Spring Readathon 2012 :: Finis!

readathonSo, my fourth 24-Hour Readathon is complete, and I’m feeling a little defeated, to be honest. I had already come to terms with the fact that my reading will never yield huge page counts or a lengthy list of completed titles, but in all of my past readathon events I’ve always come away feeling like I accomplished a huge endeavor. And I’ve never felt the time was wasted. This time, however, it doesn’t feel successful. Despite the fact that I read for the longest amount of time in any readathon so far, and read the most pages of any event so far, I just didn’t have as much fun with it as I have each time before. I blame this entirely on the book I chose to read and my decision to not abandon it in favor of something more enjoyable. I have this trouble with books, on occasion, where I often feel like I should keep reading in hopes that the story might turn around, thus trudging through a lot of sludge just to seek out the tiniest nuggets of gold. With The Art of Fielding I found just enough great writing and just enough enjoyable characterization to feel like the book was worth the effort. Even though the reading often felt tedious, I found enough merit to want to reach its conclusion, but I really wished that conclusion could have come hundreds of pages before the 512th.

So now I know what not to do in subsequent readathons. If I find myself in this same predicament again, I’ll need to remind myself to set that book aside for another day and pick up a novel that is truly enjoyable and doesn’t make me work so hard to find its value. Loyalty and determination can only go so far, and I see now that a readathon is not the time to prove something to myself. If only there was a Hunger Games series for each and every readathon! I’d never struggle again.

In keeping with tradition, I’ve included my final readathon numbers here, as well as the “official” End-of-Event Meme from the Readathon blog. The next event is scheduled for October 2012. I hope you’ll make plans to join the fun! Thanks to everyone who stopped by my blog and posted to Twitter throughout the ‘thon; your encouragement really does make a huge difference, especially in the wee hours of the night.

385  pages read (including 20 or so that I skimmed through)

14.5  total hours spent reading

75% of 1  book completed

1  book attempted during readathon

Which hour was most daunting for you? The toughest time for me is always around Hour 20. I had to give in this time, actually. Had my book been better, or had I not developed a headache, I might have been able to hold out till the end. I’ll strive for that in the fall.

Could you list a few high-interest books that you think could keep a Reader engaged for next year? Of the four readathons I’ve done, the easiest was while reading The Hunger Games series. It is so engaging and so well-written that I truly could not put it down. Even when I tried to force myself to step away from it and read something in a different tone I couldn’t stop wondering what would be coming next in the series. No other book has kept me so engrossed that I didn’t have any desire for sleep. It’s an excellent choice for a readathon!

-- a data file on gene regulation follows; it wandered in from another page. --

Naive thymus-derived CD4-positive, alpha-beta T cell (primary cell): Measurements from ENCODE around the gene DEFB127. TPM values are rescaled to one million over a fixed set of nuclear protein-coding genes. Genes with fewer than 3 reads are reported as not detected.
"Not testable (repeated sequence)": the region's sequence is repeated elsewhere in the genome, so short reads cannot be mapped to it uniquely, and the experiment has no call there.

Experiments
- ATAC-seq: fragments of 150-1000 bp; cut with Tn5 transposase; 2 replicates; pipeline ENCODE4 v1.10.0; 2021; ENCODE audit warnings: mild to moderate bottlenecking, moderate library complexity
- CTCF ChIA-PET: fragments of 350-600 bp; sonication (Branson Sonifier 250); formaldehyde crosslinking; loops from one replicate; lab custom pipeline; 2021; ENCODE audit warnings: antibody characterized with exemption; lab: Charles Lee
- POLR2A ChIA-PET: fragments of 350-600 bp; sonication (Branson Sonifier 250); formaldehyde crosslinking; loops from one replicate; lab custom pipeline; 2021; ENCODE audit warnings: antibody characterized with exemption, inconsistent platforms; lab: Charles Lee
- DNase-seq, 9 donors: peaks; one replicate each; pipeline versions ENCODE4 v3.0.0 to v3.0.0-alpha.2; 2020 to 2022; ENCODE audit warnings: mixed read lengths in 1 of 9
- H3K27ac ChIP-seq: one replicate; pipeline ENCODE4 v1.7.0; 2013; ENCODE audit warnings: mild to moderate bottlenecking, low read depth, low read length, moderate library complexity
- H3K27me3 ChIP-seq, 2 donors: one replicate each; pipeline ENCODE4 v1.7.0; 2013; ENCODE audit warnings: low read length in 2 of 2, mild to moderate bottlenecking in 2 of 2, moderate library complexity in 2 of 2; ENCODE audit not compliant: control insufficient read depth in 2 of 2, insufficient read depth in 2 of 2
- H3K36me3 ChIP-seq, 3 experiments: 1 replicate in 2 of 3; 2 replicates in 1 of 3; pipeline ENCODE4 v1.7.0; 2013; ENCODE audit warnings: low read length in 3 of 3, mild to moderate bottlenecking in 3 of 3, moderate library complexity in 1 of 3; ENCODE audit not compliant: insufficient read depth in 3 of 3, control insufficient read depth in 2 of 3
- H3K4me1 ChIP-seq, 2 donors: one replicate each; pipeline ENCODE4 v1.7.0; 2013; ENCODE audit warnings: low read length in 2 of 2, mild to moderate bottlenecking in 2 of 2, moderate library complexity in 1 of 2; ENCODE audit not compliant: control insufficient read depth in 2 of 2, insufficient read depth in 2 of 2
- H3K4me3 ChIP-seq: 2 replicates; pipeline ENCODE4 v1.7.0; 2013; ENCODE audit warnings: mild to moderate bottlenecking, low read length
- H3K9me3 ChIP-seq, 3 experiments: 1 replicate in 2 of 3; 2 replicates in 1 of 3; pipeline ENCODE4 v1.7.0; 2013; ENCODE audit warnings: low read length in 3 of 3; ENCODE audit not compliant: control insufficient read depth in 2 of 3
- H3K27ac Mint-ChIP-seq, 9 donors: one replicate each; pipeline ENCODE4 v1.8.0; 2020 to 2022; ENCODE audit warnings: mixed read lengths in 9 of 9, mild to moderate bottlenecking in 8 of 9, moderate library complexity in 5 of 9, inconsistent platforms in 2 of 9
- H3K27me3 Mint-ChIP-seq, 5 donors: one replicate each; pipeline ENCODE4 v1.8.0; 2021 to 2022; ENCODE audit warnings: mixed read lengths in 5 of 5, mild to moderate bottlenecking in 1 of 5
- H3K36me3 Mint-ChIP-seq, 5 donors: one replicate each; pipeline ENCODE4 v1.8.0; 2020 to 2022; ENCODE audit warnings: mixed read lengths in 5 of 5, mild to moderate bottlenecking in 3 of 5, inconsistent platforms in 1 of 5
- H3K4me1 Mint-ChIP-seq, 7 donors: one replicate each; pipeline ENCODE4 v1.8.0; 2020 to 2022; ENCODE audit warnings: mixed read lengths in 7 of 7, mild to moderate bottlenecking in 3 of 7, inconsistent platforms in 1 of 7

Do you have any suggestions for how to improve the Read-a-thon next year? Everyone really does a great job with keeping participants engaged that I can’t think of much to make it better. I have sometimes wondered about the other participants in my cheer team, though. Perhaps each team could be posted on the website, with both cheer leaders and readers of each team? While I’ve never taken charge as a cheerleader, I often like to encourage other readers when they post to Twitter or when I see a blog post referenced somewhere. So it might be cool to see a list of participants who are grouped together for the cheer teams so that those of us within that team could encourage each other, even as our cheer leader is touching base with each of us. Just a thought!

What do you think worked really well in this yearโ€™s Read-a-thon? The hourly posts on the official website were right on target each and every time. And the mini-challenges were clearly denoted so that I could always see what was new and where to find them. Having a central hub for the readathon is much appreciated!

How many books did you read? Sadly, there was just the one, and it is not yet completed.

What were the names of the books you read? The Art of Fielding by Chad Harbach

Which book did you enjoy most? n/a

Which did you enjoy least? n/a

How likely are you to participate in the Read-a-thon again? What role would you be likely to take next time? I always plan to participate! Every Spring and every Fall. It’s just such fun!


About Jules Q

sharing stories of life, faith, and love for pop culture

Posted on 22 April 2012, in What I Read and tagged , , , . Bookmark the permalink. 2 Comments.

  1. I completely understand about a readathon not feeling successful because of the material. I have a couple of rules for readathons in particular, and experiencing just what you did my first time was what prompted them! The beautiful thing is, you don’t have to *not* read until the next ‘thon ๐Ÿ˜‰


    • Yes! That is the beautiful thing. I’m looking forward to finishing up this challenging book so I can start fresh with the book I should have made a priority for this readathon, “The Looking Glass Wars.” I need to sweep the weekend away! ๐Ÿ™‚


Share Your Thoughts!

Fill in your details below or click an icon to log in:

WordPress.com Logo

You are commenting using your WordPress.com account. Log Out /  Change )

Google+ photo

You are commenting using your Google+ account. Log Out /  Change )

Twitter picture

You are commenting using your Twitter account. Log Out /  Change )

Facebook photo

You are commenting using your Facebook account. Log Out /  Change )


Connecting to %s

%d bloggers like this: